Broadband regulations considered
A bill that would clarify broadband regulations in order to avoid infrastructure overbuilding was heard in the Transportation and Telecommunications Committee Feb. 7.
LB722, introduced by Brainard Sen. Bruce Bostelman, would give the Public Service Commission authority to make the following determinations before any award, grant or redirection of funds is made under the Nebraska Telecommunications Universal Service Fund Act, Nebraska Broadband Bridge Act or certain federal programs:
• the smooth transition of services to ratepayers and customers;
• undepreciated investment in existing infrastructure owned by the incumbent local exchange carrier;
• transfer of federal fund and state eligible telecommunications carrier designations and responsibilities; and
• whether rural ratepayers and customers in the service area and nearby service areas are receiving broadband services.
Bostelman said that both the Legislature and the PSC recognize the importance of avoiding overbuilding, or subsidizing new infrastructure where existing infrastructure already exists. The bill would address cases when two companies are being subsidized and therefore would help avoid cases of overbuilding, he said.
“This bill addresses the issue of overbuilding by simply making it clear that the commission has the authority to consider and decide issues critical to the smooth transition of customers in larger geographic areas,” Bostelman said. “With a significant amount of funding that will be coming to the state, we cannot afford to take the time to dissect Nebraska on a case-by-case basis.”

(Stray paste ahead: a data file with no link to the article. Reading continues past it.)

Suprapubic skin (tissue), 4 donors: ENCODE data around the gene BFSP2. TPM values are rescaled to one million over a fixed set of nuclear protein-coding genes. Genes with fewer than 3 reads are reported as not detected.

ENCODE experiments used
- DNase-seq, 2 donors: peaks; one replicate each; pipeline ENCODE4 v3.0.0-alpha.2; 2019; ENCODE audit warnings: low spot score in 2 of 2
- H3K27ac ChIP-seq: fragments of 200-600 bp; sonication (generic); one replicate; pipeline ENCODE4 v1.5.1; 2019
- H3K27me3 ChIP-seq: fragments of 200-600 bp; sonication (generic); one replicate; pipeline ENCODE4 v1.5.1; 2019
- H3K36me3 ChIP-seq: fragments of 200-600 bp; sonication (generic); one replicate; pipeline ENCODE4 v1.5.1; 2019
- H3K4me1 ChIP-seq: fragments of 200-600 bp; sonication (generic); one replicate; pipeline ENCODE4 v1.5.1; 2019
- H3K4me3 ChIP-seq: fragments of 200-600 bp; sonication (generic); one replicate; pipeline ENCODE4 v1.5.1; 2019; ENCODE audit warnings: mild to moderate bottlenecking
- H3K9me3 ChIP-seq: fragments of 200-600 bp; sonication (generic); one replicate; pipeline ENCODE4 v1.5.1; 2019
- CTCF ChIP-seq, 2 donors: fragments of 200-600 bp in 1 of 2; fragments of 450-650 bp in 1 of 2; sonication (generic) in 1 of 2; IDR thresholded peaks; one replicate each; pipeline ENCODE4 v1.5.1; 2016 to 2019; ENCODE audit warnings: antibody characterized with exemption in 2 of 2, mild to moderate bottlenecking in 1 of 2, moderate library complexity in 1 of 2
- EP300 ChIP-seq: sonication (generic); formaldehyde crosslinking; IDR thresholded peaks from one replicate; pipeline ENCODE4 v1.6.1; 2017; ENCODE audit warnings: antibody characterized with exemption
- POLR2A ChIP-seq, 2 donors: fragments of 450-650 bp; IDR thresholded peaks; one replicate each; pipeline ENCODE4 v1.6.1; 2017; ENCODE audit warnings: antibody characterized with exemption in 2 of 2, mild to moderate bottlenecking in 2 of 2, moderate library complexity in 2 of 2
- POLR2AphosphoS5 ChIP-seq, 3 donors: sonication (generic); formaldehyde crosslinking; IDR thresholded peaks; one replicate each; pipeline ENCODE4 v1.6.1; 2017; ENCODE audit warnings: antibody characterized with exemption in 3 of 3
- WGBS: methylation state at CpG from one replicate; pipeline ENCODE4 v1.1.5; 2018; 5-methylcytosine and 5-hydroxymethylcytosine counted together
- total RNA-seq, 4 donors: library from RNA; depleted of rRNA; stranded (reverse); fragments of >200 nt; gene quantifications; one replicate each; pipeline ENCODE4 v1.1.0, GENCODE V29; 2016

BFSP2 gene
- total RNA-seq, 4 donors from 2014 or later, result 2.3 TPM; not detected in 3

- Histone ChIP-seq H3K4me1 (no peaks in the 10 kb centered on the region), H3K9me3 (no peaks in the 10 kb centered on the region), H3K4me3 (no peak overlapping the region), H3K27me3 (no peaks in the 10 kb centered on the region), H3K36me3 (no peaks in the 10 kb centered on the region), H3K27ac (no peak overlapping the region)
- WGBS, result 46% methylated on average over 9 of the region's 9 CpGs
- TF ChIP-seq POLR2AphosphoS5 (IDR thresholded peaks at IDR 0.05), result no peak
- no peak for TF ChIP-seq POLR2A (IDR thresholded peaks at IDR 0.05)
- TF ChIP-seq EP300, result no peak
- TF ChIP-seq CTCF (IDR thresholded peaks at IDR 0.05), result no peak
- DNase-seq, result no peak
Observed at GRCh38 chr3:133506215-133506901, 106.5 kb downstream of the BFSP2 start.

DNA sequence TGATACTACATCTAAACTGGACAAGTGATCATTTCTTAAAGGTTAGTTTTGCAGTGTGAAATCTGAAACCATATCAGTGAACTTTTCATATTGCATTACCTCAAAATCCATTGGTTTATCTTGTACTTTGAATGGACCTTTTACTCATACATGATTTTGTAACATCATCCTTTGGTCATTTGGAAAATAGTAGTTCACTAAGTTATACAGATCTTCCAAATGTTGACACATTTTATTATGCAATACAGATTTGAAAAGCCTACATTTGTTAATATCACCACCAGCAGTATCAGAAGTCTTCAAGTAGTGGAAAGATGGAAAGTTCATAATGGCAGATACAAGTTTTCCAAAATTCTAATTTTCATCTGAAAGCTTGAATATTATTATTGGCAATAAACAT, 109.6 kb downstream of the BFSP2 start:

In support of LB722 was Sarah Meier, speaking on behalf of the Nebraska Rural Broadband Alliance. Nebraska is set to receive a once-in-a-generation infusion of federal funds for the deployment of broadband infrastructure through a number of programs, she said, and the state is faced with a limited timeframe to ramp up broadband deployment.
“As Nebraska expends a tremendous amount of federal funding to deploy broadband infrastructure across large rural areas, it is crucial that the deployment strategy and implementation is cost-effective and done in a way to avoid overbuilding and also ensures that we are capable of, and prepared to, sustain this vastly increased network over time,” Meier said. “LB722 accomplishes these objectives.”
Public Service Commissioner Dan Watermeier also spoke in support of the bill. The large amount of federal funding for broadband will lead to a “great deal of change” in the state, he said, and while the progress is necessary, it is also important to ensure that residents “don’t get lost in the shuffle.”
Candace Meredith testified in support of LB722 on behalf of the Nebraska Association of County Officials, saying it’s important for the PSC to have the authority to assist with an efficient transition of affordable service to rural customers.
John Wyvill, representing Cox Communications, spoke in opposition to the bill in its present form. Wyvill said the primary concern is that the bill inadvertently would provide carriers of last resort responsibilities to cable companies. He said Cox would be in support of LB722 if this could be addressed.
The committee took no immediate action on LB722.